e name of any young man for reproof.
The instructors under him were foreigners,—for he held strongly the opinion that a foreign language should be taught only by one to whom it is native,—yet he never found trouble arising between these teachers and the young men.
M. Sales taught French during all the years that Mr. Ticknor held the professorship; and, having passed some years in Spain, he also taught Spanish so far as it was needed.
Dr. Follen was, after 1825, the German instructor; Signor Bachi, the Italian; and they all worked in the same spirit with the professor who appointed and directed them. Mr. Ticknor's purposes, throughout, should be judged by the ultimate results which he expected to follow a fair trial of the new system.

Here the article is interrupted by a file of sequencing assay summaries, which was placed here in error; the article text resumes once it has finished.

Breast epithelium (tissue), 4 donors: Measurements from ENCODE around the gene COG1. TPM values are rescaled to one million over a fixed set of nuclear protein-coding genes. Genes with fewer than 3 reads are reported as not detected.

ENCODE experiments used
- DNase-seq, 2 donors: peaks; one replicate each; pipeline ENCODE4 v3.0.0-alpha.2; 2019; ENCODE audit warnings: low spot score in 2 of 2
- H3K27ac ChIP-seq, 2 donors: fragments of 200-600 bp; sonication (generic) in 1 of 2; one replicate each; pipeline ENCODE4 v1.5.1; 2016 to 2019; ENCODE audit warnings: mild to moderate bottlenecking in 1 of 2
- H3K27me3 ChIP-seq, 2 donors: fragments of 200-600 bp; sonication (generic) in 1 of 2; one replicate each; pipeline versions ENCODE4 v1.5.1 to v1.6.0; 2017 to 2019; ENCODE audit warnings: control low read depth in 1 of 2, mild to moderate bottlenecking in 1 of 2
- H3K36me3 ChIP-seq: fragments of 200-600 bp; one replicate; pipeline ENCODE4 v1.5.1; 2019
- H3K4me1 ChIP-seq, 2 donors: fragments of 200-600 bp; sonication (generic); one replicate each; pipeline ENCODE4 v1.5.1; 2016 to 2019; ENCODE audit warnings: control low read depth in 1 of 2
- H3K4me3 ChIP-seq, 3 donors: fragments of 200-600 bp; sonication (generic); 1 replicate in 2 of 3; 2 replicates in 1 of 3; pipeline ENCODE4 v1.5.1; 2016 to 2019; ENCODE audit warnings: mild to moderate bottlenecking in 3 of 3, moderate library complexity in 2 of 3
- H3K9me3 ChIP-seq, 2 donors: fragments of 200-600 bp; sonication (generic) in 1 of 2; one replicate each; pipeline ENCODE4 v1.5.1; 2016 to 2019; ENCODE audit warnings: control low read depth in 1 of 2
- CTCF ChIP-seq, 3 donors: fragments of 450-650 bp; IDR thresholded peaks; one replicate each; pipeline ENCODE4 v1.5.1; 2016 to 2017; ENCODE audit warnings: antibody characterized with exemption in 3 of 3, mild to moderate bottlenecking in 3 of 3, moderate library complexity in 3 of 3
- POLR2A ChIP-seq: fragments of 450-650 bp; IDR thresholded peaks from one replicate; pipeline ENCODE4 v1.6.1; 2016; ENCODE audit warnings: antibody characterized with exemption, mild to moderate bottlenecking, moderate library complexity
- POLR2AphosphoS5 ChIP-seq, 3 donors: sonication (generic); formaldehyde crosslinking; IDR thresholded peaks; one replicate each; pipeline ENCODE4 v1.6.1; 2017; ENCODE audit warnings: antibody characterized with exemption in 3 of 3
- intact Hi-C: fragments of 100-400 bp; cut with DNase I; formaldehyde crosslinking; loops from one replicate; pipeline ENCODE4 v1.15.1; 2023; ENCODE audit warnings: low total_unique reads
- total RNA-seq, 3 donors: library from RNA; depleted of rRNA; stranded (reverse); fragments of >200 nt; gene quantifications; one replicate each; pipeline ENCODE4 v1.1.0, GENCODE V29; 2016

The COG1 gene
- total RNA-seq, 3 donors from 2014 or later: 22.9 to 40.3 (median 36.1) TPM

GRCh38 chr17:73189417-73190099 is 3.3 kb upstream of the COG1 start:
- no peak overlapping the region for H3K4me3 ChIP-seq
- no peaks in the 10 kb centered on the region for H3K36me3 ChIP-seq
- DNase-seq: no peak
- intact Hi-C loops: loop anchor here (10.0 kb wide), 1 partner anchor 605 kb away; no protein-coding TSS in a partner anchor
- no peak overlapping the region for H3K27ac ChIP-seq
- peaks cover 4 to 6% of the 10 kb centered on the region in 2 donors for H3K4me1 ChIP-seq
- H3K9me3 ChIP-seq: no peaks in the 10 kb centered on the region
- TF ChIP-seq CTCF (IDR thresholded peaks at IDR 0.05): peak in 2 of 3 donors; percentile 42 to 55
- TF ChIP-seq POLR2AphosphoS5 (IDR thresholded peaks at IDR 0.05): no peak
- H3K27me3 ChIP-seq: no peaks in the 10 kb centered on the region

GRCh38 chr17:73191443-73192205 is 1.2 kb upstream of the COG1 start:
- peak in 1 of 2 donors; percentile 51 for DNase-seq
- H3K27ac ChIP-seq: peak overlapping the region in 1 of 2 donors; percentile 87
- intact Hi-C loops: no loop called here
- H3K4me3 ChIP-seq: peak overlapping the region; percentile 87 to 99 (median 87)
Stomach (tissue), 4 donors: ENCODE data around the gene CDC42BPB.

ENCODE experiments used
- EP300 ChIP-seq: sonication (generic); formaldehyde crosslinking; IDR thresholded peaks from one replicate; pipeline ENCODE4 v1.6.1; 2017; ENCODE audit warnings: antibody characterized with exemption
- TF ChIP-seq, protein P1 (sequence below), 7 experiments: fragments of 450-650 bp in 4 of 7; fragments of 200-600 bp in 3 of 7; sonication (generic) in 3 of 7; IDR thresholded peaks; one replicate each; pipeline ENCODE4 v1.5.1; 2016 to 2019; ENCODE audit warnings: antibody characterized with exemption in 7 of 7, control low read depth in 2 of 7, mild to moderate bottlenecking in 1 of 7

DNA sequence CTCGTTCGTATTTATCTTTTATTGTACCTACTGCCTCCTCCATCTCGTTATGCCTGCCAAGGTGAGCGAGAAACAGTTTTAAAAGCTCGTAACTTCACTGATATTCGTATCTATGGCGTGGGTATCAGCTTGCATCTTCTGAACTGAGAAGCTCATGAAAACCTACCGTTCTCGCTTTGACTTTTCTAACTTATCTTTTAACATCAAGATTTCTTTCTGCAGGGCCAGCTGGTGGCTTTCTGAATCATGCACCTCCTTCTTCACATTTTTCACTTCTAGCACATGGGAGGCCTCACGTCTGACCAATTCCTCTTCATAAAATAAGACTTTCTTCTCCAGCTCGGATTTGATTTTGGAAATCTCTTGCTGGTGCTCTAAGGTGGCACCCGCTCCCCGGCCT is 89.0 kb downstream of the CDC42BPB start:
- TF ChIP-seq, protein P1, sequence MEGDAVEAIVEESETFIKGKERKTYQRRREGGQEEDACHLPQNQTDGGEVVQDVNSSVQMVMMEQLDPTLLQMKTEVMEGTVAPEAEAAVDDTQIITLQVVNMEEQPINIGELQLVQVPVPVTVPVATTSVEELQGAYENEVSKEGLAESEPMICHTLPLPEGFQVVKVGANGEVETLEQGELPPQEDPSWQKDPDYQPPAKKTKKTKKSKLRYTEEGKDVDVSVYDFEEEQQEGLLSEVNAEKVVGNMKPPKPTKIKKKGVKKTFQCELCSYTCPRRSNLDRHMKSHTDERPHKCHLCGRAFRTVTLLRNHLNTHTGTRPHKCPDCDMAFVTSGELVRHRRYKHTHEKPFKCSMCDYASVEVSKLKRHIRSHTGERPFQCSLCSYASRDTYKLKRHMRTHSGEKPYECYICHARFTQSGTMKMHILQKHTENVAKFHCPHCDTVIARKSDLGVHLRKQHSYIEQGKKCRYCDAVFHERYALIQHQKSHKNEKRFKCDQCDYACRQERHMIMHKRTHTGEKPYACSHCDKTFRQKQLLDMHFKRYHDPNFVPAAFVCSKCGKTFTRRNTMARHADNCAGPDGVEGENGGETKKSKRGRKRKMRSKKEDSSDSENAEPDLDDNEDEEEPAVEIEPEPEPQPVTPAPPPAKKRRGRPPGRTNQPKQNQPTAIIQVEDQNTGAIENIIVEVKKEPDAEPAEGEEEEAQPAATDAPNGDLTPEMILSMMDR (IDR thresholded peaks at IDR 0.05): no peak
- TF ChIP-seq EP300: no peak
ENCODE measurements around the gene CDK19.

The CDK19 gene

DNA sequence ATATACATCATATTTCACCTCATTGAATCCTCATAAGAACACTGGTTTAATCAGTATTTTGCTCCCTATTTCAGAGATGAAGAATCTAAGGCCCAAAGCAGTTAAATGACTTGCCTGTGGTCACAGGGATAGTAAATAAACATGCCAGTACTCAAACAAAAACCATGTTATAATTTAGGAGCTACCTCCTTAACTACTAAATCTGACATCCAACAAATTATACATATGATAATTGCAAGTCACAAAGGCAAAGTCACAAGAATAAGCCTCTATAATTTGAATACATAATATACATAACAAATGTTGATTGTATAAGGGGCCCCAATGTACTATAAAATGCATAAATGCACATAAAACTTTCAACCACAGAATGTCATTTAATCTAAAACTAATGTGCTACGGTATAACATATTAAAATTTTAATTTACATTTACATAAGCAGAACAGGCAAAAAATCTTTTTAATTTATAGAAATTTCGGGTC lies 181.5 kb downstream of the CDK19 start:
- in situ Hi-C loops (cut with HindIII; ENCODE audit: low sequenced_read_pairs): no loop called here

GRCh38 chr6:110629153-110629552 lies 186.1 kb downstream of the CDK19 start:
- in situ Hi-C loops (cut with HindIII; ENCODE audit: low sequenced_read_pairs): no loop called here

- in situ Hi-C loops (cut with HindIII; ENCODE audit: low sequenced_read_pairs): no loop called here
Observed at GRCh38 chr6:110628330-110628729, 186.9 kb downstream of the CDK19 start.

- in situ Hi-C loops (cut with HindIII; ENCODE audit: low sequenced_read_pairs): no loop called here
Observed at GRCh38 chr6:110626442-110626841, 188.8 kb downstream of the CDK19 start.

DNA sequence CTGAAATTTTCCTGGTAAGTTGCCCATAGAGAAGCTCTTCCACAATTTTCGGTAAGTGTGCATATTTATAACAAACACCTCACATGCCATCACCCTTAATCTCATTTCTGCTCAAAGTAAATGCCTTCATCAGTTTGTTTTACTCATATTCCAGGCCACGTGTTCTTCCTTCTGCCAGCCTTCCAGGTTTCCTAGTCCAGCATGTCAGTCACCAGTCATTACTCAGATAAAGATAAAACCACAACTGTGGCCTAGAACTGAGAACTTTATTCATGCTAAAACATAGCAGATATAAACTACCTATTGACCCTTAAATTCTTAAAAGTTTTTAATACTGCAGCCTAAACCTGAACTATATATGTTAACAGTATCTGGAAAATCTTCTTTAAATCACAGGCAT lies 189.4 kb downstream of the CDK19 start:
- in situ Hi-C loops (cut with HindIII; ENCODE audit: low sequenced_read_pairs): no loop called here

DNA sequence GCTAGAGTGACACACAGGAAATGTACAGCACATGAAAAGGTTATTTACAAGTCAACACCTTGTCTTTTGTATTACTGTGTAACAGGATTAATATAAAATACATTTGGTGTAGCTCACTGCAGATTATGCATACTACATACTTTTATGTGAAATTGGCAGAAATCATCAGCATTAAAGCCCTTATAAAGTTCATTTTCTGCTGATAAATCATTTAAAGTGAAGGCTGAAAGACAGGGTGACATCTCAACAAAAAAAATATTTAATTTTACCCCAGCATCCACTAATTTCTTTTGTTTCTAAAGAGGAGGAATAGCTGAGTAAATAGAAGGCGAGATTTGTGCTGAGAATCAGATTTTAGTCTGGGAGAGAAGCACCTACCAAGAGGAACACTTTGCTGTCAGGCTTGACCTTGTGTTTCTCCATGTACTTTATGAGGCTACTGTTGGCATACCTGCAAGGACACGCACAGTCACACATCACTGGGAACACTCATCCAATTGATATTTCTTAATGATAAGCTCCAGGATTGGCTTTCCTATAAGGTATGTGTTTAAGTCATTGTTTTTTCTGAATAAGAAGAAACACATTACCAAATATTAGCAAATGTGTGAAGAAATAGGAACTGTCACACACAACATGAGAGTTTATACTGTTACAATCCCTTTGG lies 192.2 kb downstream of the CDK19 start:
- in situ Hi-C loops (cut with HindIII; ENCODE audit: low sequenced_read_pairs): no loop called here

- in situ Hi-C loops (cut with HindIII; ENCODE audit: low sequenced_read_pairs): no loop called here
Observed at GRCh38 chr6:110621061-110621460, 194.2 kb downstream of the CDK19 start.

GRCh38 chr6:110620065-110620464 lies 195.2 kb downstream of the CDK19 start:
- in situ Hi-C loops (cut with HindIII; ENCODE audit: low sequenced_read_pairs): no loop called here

The division of the classes by proficiency he regarded as indispensable, so long as the strictly academic character of the College was to continue; but he supposed that it would fall away naturally when the other important changes had taken effect, a